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What Is The Difference Between A Personal Brand And A Reputation?

Once the purvey of advertisers and marketers, almost everyone is now aware of the concept of branding and brands. The Marketing Accountability Standards Board (yes, that’s a thing) defines a brand as a name, term, design, symbol or other feature that distinguishes one seller’s product from those of others. It’s what makes one widget different from another widget. Coke v. Pepsi. Charmin v. Northern.

The concept of brands have their origin in cattle. They were (and are) used to differentiate one person’s cattle from another’s; to denote ownership. But brands also evolved to denote quality. If a rancher was known to have high quality cattle, well-fed and groomed, then when a buyer saw the rancher’s brand, the buyer could feel confident in purchasing the cattle. A brand was an indication of not just ownership but condition.

Brands are also why companies will ardently defend their trademarks. Companies spend vast amounts of money to define their goods and how they are portrayed. They will then register them for trademark protection, as well as go after those who violate their trademarks. This is because, in many countries, if you do not defend your trademark, you will lose it:

…trademark rights can also be lost unintentionally…for example, escalator and cellophane originally were trademarks in the United States but, as a result of improper use, eventually they became generic names of the products for which they had been used as brands. The determination of whether a mark has become generic can vary from country to country; such is the case with aspirin, which is a generic term in the United States but a protectable trademark in Canada and Germany.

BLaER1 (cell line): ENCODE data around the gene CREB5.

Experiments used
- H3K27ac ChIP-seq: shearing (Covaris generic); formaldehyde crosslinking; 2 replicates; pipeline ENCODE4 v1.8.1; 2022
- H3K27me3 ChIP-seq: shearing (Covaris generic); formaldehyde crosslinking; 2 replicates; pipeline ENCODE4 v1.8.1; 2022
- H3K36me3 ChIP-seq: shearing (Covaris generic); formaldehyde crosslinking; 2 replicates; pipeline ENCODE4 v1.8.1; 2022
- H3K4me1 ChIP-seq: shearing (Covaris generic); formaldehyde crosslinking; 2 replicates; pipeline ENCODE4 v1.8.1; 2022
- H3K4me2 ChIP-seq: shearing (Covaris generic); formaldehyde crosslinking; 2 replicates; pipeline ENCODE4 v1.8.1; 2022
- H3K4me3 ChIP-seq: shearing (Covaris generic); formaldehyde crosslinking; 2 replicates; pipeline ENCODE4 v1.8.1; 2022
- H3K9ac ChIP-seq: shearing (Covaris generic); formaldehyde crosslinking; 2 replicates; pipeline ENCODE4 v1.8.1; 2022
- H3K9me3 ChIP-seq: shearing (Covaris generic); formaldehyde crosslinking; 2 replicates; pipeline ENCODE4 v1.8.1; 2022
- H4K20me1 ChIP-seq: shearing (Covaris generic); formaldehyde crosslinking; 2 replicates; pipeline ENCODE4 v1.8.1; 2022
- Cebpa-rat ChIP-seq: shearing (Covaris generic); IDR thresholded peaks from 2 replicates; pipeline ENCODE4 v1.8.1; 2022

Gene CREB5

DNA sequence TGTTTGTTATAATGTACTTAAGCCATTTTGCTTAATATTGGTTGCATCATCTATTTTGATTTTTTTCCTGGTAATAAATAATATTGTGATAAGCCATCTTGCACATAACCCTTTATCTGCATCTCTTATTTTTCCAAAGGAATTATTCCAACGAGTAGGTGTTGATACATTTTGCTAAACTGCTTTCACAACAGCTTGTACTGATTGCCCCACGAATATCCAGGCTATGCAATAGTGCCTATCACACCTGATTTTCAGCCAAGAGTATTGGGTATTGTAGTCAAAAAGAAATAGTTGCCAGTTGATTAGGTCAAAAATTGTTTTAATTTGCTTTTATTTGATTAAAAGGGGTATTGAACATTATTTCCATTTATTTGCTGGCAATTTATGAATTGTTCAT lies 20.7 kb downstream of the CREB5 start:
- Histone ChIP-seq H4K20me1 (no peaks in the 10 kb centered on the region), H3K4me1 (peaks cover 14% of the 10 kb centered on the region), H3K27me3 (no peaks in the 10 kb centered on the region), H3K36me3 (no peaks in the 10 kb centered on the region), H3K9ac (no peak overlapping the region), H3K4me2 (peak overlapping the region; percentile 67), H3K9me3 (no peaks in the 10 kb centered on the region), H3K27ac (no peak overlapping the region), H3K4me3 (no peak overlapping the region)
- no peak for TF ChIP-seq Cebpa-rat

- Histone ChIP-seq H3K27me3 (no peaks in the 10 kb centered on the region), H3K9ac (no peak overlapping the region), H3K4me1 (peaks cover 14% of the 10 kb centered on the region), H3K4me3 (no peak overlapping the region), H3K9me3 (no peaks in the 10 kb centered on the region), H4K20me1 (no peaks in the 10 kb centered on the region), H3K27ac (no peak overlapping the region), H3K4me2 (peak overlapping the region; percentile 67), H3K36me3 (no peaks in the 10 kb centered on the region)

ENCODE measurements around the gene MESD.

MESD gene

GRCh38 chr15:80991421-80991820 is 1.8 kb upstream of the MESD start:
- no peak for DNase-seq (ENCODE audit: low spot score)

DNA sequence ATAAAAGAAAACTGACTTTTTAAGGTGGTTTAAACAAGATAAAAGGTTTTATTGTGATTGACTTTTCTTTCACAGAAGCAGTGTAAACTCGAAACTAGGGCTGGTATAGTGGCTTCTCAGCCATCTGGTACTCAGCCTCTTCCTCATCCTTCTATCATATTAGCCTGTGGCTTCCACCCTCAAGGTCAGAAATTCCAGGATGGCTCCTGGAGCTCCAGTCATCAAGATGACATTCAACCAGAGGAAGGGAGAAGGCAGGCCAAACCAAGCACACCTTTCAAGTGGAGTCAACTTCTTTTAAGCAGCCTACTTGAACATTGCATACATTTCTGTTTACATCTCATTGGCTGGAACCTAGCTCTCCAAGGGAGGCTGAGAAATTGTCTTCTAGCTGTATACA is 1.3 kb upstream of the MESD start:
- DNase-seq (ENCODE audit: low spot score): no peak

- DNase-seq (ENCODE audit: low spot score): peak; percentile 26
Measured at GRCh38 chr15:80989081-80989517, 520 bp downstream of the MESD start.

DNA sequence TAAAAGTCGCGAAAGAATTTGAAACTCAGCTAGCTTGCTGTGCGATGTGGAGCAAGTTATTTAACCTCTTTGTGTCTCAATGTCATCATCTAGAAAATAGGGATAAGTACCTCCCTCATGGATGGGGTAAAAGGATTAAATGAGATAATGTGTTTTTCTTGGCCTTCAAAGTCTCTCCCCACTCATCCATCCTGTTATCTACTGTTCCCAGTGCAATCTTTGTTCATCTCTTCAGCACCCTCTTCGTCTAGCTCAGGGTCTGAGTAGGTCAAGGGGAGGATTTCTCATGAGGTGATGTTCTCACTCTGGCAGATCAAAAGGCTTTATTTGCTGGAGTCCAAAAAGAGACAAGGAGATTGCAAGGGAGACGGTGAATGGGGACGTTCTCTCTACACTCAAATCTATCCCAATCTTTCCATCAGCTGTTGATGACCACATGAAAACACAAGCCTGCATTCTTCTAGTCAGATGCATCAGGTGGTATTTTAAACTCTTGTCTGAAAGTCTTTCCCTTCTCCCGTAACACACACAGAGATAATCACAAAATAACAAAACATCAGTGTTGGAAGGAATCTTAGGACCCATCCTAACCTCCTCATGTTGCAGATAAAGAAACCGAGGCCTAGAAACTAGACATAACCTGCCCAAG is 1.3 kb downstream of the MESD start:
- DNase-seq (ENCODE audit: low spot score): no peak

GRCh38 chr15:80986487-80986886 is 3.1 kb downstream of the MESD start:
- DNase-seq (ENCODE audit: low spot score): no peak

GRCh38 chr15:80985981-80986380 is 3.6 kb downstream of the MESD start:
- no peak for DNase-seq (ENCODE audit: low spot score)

Yet brands are no longer confined to companies. People now often discuss their “personal brands.” This is largely due to the extent we all now broadcast ourselves thanks to the internet. Prior to the internet leveling the playing field of who can broadcast information, it was difficult for people to develop of fame or notoriety. There were gatekeepers and filters you had to go through. The film industry, the music industry, book publishers, tv channels, news media, and more. They were the medium through which fame was created:

Early Hollywood studios tightly controlled who was a movie star, as only they had the ability to place stars’ names above the title; according to film historian Jeanine Basinger, this was done “only for economic reasons”.